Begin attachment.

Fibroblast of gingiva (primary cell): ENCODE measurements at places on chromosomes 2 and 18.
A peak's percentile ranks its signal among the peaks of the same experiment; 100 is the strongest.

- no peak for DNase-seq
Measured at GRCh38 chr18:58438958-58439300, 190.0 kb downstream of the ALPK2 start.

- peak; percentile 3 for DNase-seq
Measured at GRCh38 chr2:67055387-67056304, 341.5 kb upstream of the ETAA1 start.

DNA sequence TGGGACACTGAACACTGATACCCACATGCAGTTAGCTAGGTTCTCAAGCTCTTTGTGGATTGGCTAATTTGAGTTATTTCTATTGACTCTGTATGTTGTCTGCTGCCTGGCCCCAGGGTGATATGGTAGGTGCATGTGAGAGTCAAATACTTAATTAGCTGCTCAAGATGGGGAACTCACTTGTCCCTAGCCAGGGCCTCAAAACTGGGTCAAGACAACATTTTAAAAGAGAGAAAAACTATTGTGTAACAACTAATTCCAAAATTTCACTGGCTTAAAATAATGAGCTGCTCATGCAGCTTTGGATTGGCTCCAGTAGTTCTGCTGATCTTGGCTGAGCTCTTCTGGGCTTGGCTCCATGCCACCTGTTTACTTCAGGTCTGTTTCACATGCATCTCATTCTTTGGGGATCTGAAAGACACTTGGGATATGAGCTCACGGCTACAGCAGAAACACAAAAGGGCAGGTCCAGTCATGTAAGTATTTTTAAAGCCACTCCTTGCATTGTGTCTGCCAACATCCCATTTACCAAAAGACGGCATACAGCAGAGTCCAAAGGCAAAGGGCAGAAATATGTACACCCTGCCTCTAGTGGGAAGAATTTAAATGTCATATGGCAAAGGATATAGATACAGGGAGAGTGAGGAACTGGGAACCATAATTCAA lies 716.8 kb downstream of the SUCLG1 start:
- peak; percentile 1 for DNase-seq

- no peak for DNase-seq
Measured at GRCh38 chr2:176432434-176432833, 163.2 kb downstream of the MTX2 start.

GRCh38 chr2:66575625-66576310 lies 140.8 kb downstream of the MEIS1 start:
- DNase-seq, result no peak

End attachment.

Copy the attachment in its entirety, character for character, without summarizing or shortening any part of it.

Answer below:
Fibroblast of gingiva (primary cell): ENCODE measurements at places on chromosomes 2 and 18.
A peak's percentile ranks its signal among the peaks of the same experiment; 100 is the strongest.

- no peak for DNase-seq
Measured at GRCh38 chr18:58438958-58439300, 190.0 kb downstream of the ALPK2 start.

- peak; percentile 3 for DNase-seq
Measured at GRCh38 chr2:67055387-67056304, 341.5 kb upstream of the ETAA1 start.

DNA sequence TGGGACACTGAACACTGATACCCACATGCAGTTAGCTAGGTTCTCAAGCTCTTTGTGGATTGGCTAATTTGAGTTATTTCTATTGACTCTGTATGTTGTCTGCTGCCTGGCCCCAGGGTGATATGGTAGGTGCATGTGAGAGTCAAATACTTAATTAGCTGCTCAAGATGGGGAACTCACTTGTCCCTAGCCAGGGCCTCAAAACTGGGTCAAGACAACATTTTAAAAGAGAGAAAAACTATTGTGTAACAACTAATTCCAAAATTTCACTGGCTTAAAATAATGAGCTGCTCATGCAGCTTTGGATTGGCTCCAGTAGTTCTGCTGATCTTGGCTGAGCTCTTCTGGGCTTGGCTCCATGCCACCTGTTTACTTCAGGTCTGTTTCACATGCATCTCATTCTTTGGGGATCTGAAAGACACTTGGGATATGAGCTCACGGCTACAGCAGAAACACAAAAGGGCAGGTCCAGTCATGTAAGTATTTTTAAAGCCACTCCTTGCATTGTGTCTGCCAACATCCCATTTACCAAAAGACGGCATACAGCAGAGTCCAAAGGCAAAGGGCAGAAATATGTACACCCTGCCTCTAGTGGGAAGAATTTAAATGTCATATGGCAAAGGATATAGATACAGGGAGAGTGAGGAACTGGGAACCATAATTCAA lies 716.8 kb downstream of the SUCLG1 start:
- peak; percentile 1 for DNase-seq

- no peak for DNase-seq
Measured at GRCh38 chr2:176432434-176432833, 163.2 kb downstream of the MTX2 start.

GRCh38 chr2:66575625-66576310 lies 140.8 kb downstream of the MEIS1 start:
- DNase-seq, result no peak